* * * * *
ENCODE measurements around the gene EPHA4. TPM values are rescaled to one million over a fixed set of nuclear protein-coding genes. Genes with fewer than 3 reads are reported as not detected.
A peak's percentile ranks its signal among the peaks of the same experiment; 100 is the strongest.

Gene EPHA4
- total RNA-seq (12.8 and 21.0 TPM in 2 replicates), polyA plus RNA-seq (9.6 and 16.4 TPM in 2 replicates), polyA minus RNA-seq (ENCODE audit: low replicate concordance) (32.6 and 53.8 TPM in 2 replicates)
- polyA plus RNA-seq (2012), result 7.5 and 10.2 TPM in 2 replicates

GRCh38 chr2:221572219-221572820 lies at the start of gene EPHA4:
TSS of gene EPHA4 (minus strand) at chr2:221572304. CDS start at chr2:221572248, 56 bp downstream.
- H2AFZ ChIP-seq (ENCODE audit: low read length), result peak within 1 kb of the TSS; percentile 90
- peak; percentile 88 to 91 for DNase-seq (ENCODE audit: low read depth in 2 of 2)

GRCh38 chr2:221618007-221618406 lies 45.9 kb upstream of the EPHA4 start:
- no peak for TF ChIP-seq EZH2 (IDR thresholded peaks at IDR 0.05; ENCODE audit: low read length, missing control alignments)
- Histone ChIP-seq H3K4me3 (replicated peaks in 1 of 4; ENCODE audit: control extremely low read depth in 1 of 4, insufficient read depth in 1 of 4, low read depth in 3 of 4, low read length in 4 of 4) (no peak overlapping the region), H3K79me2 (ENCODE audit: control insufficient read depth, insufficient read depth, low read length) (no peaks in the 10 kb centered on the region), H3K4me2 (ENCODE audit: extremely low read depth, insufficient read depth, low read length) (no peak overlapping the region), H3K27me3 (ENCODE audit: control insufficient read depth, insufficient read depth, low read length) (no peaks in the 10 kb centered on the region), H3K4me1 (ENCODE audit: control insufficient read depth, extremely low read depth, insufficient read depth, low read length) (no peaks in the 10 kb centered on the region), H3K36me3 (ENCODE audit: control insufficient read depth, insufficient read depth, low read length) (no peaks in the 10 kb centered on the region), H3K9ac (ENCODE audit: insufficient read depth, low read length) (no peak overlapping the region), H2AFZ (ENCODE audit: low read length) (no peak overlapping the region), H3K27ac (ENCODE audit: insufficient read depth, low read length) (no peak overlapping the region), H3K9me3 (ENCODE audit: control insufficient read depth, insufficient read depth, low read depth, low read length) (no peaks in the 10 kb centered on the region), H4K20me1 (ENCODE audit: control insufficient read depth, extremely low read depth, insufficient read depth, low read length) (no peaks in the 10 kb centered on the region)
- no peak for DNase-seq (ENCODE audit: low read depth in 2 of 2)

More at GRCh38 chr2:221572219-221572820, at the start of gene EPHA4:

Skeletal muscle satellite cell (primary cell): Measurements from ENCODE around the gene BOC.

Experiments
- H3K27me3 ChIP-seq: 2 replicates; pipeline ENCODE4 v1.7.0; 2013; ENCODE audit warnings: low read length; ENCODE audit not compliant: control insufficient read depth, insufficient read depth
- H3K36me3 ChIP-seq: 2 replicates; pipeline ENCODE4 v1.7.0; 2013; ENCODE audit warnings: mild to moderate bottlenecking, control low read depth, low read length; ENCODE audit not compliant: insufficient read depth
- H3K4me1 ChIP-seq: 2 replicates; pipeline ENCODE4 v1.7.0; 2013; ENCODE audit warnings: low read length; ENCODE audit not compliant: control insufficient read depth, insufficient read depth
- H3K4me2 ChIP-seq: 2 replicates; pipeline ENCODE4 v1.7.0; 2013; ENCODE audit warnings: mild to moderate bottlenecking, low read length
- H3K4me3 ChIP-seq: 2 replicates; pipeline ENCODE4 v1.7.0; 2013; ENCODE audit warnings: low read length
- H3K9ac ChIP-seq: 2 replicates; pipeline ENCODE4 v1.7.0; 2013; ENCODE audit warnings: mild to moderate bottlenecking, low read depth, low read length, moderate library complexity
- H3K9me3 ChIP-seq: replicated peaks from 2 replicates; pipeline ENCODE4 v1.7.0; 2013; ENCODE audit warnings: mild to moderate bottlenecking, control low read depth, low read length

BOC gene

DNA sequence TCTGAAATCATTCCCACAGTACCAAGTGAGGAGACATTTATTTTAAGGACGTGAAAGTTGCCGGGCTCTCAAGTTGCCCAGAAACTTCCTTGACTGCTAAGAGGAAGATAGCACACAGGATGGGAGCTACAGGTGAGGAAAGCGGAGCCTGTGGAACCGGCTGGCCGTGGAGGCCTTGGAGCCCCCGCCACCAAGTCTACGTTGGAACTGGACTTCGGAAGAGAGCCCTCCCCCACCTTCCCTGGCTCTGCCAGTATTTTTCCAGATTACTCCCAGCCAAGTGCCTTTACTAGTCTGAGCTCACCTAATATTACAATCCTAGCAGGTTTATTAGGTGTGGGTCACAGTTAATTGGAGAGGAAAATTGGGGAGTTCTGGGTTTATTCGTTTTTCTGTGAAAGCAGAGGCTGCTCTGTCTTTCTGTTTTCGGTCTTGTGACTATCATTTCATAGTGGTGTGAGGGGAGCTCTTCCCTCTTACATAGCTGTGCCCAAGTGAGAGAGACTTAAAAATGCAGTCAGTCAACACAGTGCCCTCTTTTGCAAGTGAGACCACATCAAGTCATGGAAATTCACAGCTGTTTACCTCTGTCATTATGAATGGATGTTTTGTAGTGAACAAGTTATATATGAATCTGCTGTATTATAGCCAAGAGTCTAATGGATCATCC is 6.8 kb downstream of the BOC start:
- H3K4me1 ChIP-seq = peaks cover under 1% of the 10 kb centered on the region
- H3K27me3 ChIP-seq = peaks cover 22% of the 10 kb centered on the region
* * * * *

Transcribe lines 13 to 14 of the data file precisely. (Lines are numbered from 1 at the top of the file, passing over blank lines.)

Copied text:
- no peak for DNase-seq (ENCODE audit: low read depth in 2 of 2)

More at GRCh38 chr2:221572219-221572820, at the start of gene EPHA4: